48. Recognising the international imperative to move to zero emission shipping, the need to have a holistic approach to tackling all forms of maritime emissions to air, and the potential economic opportunities associated with the global transition to alternative propulsion, Maritime 2050 articulated the Government’s ambition to actively drive the transition to zero emission shipping in its waters, as follows. “In 2050, zero emission ships are commonplace globally. The UK has taken a proactive role in driving the transition to zero emission shipping in UK waters and is seen globally as a role model in this field, moving faster than other countries and faster than international standards. As a result, the UK has successfully captured a significant share of the economic, environmental and health benefits associated with this transition.”


49. Maritime 2050’s environment chapter outlines the need for a co-ordinated approach across government, industry and academia to reach this vision. It recognised the following principles as a foundation for achieving this vision.


● Move quickly: the need for action to reduce the environmental impacts of the maritime sector is urgent and the transition must take place rapidly.


● Be bold: the UK will lead by example, positioning itself as a world leader in thinking and action on minimising environmental impacts of the maritime sector.


● Play to our strengths: prioritise interventions which benefit the UK, addressing market failures and amplifying investment in areas where the UK has potential comparative strengths. 


● Reduce business risk: give consistent and strong support for investment in the transition to green shipping. Deliver proportionate, well-evidenced regulation, while maintaining a level playing field.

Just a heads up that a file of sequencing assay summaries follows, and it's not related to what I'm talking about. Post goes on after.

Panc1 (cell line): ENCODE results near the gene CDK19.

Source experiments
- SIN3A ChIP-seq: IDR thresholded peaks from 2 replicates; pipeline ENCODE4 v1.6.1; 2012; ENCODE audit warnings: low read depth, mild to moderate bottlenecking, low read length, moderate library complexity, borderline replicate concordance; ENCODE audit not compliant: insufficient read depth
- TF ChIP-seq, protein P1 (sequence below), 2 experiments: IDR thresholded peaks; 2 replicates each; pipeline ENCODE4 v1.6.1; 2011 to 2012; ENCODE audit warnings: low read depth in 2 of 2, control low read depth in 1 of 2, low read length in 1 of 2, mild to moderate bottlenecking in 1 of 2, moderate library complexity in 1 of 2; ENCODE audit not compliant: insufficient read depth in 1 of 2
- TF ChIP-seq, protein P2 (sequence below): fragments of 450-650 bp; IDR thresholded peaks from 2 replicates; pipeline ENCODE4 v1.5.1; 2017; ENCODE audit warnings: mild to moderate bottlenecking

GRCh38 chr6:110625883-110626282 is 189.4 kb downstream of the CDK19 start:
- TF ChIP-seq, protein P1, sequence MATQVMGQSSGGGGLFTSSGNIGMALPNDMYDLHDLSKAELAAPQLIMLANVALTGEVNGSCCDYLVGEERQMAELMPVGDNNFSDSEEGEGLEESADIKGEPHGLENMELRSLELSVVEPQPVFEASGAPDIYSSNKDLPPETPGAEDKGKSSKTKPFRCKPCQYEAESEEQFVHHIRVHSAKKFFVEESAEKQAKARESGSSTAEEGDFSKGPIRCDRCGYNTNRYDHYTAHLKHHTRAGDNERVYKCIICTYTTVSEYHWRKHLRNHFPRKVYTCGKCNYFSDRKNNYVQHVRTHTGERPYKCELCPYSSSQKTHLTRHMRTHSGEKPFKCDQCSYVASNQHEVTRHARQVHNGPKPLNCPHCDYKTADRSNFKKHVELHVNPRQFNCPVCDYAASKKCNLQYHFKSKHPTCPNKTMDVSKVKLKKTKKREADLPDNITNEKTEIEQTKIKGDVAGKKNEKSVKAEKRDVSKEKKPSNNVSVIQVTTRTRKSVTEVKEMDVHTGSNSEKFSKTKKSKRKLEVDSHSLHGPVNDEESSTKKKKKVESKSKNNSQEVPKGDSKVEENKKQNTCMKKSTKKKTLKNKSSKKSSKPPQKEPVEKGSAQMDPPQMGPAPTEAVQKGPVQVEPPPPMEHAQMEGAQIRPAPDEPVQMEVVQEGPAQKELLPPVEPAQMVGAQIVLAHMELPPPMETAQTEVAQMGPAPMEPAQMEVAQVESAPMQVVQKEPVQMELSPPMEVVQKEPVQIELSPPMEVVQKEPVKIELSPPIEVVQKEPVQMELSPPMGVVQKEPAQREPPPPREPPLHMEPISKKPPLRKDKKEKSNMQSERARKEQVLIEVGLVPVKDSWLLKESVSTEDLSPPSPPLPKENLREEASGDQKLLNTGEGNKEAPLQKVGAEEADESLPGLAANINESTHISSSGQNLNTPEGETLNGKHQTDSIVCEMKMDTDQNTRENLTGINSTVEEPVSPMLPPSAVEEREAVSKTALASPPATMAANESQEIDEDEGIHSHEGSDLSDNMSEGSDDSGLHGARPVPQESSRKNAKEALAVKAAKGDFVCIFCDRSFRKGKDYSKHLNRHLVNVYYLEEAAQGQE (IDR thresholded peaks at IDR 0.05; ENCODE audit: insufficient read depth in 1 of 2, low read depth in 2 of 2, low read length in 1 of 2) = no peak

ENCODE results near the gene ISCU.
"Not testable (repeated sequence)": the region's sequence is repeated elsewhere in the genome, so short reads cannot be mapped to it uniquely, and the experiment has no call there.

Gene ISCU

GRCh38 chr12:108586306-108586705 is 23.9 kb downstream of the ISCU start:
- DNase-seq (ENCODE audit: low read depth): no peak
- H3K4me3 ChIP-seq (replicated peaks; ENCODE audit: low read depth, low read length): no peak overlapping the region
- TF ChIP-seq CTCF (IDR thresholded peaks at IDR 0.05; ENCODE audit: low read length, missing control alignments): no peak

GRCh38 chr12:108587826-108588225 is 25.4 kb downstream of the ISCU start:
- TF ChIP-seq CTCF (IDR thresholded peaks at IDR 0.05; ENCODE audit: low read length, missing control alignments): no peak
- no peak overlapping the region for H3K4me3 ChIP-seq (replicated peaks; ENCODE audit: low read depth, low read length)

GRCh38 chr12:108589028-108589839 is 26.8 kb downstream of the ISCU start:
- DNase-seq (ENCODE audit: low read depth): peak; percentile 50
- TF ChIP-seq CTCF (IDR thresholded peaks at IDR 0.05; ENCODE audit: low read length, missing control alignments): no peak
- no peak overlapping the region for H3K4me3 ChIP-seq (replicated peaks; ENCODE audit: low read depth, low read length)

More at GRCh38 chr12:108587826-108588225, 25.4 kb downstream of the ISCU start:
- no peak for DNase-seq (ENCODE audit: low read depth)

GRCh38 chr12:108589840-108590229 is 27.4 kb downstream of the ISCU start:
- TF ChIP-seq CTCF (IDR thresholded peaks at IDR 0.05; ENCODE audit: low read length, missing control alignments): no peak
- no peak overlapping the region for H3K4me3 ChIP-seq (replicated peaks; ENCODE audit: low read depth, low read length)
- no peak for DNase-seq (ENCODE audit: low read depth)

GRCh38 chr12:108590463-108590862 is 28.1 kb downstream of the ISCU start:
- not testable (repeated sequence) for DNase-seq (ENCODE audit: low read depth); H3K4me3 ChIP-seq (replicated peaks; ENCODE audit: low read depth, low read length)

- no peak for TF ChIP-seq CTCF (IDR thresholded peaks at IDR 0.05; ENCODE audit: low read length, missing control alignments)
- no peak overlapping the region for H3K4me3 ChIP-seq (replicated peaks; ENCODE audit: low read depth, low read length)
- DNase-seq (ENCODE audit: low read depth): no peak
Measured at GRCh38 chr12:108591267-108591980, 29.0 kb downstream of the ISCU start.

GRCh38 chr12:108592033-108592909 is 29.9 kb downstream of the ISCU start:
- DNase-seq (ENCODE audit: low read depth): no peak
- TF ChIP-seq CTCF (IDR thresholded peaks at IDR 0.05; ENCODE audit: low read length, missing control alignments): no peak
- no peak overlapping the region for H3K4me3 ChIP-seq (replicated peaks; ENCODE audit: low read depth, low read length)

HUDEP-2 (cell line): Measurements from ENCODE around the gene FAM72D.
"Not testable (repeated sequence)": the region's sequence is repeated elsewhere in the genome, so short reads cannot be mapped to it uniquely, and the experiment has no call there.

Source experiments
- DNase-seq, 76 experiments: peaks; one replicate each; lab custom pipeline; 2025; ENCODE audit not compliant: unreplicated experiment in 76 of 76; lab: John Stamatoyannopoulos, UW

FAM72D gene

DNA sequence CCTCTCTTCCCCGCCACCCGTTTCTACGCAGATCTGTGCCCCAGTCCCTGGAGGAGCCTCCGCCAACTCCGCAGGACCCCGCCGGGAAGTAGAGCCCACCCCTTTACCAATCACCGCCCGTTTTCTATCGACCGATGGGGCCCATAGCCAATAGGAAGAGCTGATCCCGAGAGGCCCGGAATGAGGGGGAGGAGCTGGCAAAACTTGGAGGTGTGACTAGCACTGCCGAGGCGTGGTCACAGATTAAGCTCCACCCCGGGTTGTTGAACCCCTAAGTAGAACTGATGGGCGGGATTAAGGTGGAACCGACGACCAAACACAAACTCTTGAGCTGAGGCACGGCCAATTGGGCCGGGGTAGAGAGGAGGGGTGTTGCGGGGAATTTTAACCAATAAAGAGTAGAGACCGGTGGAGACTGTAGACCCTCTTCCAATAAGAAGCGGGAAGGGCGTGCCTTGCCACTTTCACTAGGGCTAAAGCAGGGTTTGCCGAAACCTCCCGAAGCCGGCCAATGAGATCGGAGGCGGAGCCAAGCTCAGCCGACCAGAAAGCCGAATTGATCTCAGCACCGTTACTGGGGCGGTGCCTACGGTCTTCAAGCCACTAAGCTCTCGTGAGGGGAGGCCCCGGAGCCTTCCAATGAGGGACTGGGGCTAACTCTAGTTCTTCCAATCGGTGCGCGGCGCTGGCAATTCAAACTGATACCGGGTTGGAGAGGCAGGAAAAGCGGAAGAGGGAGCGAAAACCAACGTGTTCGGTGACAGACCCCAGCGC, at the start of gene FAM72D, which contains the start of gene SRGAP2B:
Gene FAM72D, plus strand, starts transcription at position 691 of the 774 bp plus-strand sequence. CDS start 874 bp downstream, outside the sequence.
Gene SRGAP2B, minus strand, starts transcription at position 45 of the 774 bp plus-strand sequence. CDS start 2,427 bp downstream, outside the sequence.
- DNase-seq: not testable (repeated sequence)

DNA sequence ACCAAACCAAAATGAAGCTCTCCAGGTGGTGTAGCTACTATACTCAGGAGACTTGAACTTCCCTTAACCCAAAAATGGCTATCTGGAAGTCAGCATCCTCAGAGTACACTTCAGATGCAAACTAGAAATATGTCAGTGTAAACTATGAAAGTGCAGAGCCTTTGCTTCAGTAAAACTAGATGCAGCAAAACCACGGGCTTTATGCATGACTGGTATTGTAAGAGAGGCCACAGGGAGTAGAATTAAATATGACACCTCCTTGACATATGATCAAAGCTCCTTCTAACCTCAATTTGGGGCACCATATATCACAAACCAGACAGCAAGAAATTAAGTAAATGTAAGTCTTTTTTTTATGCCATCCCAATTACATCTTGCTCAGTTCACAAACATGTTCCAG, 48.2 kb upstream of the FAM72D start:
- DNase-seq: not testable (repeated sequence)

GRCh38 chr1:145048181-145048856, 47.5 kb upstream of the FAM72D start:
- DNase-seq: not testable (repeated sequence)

● Be innovative: in line with the government’s commitment to raise spending on R&D, increase support for innovation throughout the maritime technology life-cycle.


● Take a systems approach: policies should consider the whole supply chain, including infrastructure and linkages with other sectors of the economy (e.g. power networks and hydrogen supply). 


● Collaborate: government, industry and academia need to work more closely together and form lasting partnerships.


50. The Clean Maritime Plan is a national action plan to drive the UK towards the vision for zero emission shipping. Shaped by the principles above, it sets out a pathway which encourages fast, bold action, playing to the UK’s competitive advantages. It aims to assist in giving business certainty over the future policy landscape, and seeks to shape public interventions bearing in mind the need for a systems approach. The Plan seeks to support innovation in the maritime sector and is underpinned by a collaborative approach, having been guided by extensive consultation, research and advice from industry through, for instance, the Clean Maritime Council.



Maritime 2050 clean plan for the future of the industry




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SECTION 6 - REGULATION:  130 - 138
SECTION 7 - NEXT STEPS:  139 - 140




The Knowledge Transfer Network is Innovate UK’s network partner, and also provides innovation networking for other funders in line with its mission to drive UK growth.

The Department for Transport works with Innovate UK, part of UK Research and Innovation Clean Maritime Plan and supports the transition to Net Zero by 2050 in line with the International Maritime Organization's (IMO's) targets for zero emission shipping.






Grant Shapps - Secretary of State for Transport 2021